Live: Frank Carter & The Rattlesnakes, Rock City – 6/12/17


Nearly a decade since he last played the venue, Frank returns to Rock City with a vengeance...

10 out of 10

Opening the show to a largely empty Rock City were Aussie alternative artist Ecca Vandal, who was almost a surprise addition to the lineup with quite how different she is from the other two bands. She and the band played through their electronic-influenced tunes taken largely from her debut self-titled album. A seemingly well-rehearsed machine, Ecca had a huge energy and optimism that would not be broken by the lack of crowd – a quality to be admired in a vocalist. Not a bad set at all, and definitely one that will have gained her some fans. [6/10]

Following up in the middle of the sandwich were Ipswich emo punks Basement who brought with them an instant wave of excitement as they hit the Nottingham stage. With a huge back catalogue to choose a setlist, the band produced a collection of their greatest hits from through their career. The weighting towards previous album Colourmeinkindness was somewhat surprising, but nonetheless the audience were as active through the older songs as the new; the pits weren’t big but they were very active throughout WholeSpoiledAquasun and Covet which got frontman Andrew Fisher into a mixture of humility and excitement as he finishing off their set with new fan favourite Promise EverythingBasement had set up headliners The Rattlesnakes immaculately well with a set as fantastic as usual. [9/10]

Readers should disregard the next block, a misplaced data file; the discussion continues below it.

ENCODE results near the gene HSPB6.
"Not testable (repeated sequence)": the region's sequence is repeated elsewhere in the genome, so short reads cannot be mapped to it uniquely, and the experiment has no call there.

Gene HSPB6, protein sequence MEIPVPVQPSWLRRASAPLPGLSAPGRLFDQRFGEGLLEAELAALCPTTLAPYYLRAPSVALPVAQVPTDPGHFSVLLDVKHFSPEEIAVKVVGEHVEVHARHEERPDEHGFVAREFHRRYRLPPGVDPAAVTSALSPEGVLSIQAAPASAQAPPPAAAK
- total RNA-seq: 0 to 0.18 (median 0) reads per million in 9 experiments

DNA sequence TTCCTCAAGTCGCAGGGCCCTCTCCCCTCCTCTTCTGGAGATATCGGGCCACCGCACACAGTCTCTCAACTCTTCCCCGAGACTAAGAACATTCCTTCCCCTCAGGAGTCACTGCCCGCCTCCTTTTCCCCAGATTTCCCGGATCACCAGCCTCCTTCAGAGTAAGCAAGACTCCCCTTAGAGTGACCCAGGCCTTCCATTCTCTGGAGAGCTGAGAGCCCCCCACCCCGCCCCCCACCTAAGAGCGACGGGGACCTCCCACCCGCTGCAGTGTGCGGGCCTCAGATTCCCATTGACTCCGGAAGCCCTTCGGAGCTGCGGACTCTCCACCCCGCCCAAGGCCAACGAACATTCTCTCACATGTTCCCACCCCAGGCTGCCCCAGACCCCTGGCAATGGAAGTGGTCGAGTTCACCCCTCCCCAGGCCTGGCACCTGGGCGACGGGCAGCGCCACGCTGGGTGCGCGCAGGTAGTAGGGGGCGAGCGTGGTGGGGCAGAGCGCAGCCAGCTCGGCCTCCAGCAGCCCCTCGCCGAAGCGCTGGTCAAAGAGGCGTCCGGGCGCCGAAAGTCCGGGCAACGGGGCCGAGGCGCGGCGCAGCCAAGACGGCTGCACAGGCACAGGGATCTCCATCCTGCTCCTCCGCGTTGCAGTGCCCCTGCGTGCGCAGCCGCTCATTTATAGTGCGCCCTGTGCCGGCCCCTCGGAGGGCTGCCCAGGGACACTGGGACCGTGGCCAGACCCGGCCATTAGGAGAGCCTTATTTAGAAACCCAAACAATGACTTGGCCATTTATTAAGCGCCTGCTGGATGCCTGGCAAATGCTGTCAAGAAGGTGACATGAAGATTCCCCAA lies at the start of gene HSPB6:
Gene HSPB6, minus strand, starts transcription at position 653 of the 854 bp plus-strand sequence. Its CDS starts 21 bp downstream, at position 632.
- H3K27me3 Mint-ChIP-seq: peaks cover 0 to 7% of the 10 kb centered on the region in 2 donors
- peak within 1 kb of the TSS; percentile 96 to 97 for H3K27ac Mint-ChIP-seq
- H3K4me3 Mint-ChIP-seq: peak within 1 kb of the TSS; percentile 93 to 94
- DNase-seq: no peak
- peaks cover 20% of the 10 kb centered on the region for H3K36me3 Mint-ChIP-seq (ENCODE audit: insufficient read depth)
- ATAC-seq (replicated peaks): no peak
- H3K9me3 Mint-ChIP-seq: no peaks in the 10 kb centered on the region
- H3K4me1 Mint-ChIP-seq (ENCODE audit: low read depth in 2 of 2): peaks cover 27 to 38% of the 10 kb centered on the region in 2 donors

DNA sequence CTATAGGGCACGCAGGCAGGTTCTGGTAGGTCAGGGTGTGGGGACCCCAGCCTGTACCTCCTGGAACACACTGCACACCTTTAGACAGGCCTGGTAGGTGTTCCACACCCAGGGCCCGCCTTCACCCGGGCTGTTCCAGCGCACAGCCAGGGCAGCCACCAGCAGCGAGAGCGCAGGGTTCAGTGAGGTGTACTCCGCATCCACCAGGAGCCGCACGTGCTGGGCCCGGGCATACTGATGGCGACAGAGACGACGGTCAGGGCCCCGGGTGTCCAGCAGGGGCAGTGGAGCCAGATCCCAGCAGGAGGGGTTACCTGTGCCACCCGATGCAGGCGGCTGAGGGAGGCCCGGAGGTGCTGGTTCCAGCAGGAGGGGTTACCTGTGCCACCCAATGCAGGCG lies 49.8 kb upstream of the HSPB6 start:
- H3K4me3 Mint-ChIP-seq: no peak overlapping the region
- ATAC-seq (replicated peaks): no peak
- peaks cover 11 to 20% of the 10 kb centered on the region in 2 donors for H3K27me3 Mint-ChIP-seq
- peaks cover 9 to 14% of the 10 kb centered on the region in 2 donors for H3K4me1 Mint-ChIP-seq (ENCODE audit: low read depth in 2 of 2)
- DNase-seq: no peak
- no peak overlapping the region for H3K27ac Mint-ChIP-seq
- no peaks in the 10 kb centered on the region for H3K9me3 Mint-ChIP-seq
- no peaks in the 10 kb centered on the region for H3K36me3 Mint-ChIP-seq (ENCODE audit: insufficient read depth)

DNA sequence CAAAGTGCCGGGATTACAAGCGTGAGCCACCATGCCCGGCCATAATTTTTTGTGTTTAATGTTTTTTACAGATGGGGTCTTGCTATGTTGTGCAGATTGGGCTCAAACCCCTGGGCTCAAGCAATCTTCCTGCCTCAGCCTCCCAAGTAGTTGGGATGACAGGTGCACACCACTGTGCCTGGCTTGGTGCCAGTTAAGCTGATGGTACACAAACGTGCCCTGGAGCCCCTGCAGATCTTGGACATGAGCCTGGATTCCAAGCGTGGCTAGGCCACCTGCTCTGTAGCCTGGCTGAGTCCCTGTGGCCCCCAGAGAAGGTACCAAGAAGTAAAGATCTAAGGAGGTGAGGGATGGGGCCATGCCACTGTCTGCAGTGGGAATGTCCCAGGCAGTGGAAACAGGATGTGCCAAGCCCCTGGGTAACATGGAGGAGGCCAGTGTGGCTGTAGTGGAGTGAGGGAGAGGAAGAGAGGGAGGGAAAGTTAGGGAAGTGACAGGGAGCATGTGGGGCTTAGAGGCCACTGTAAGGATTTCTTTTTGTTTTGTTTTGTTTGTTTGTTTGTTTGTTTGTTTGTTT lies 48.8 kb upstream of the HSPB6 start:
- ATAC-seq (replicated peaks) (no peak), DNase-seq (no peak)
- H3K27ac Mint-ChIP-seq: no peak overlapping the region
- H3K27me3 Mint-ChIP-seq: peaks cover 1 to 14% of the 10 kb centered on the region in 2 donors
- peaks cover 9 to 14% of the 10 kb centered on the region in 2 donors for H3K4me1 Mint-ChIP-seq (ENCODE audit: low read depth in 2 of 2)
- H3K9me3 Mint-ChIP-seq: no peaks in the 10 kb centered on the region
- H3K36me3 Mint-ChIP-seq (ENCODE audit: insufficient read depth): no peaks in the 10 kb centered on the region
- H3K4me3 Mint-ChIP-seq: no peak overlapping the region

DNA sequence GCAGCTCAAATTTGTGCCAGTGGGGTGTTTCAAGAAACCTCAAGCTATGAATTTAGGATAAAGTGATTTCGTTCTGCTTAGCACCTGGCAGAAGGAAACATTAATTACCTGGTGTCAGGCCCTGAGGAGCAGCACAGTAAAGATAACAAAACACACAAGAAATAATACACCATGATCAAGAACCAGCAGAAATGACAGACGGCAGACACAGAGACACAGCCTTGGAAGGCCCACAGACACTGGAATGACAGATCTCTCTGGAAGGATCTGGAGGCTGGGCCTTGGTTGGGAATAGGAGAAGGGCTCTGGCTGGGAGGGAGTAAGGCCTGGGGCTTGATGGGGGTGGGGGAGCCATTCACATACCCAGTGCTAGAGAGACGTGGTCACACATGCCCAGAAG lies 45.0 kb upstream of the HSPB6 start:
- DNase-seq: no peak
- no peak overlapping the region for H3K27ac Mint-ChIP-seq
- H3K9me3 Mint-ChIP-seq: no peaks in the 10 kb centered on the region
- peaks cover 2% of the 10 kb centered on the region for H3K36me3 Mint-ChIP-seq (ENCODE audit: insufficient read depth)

Closing up the night were Frank Carter & The Rattlesnakes who had high hopes resting on their performance from the raving crowd. Carter is known as one of the best frontmen around, and the set did not disappoint; this whole tour was to celebrate where they are now as a band with Manchester and Brixton’s stops receiving a performance of all 23 songs to date. In Nottingham, the band pulled out a modest 19 – missing only Beautiful Death and Trouble from debut album Blossom, and opener/closer pairing Bluebelle and Neon Rust from this year’s Modern Ruin.

Exploding onto the stage somewhat fittingly with Primary Explosive, the energy in the room just lifted on seeing the long-term punk talisman set foot on the stage. The first section of the set played out non-stop BlossomRotten BlossomFangs and Juggernaut providing a reminder of just how riff-driven the band were from the very start, contrasting with the riff-vocal balance in the following VampiresWild Flowers had Frank asking for all the women in the audience to crowdsurf and urged everyone to keep them safe so they could experience it safely just as he has in most of his shows this year, which ended up leading to a stageful of ladies dancing with him and singing their lungs out – their faces just summed up the event as a whole.

Acid Veins and new single Spray Paint Love made their first outings on this tour and the Nottingham set contained both, performed with the swing and swagger they deserve from the very roots of the song. A crowd-surfing Frank and Dean both finished Jackals atop the moshing sea of people before the frontman made his way up to the balcony for the title track of the latest album. More crowdsurfing, an accidentally-stolen GoPro and a piano version of Loss later, the rollercoaster of emotion wasn’t near winding down as the band dedicated Thunder and Paradise to victims of terrorist attacks at musical events, citing the songs as chapter one and the epilogue of the same story in the fight against terrorism.

The Rattlesnakes finished their set off with a glorious rendition of I Hate You which was dedicated to a fan who had been punched in the face by someone nearby, who was rapidly ejected from the venue.  Thanking the crowd, Frank left the stage with a tangible mood in the air of the excitement and cathartic nature of the set that had just gone – a fitting feeling for the night. [10/10]

For those interested, The Rattlesnakes had taken her and a friend backstage, taken a photo with her and had a long chat – a class gesture to end a fantastic night from one of the best British bands of modern times.

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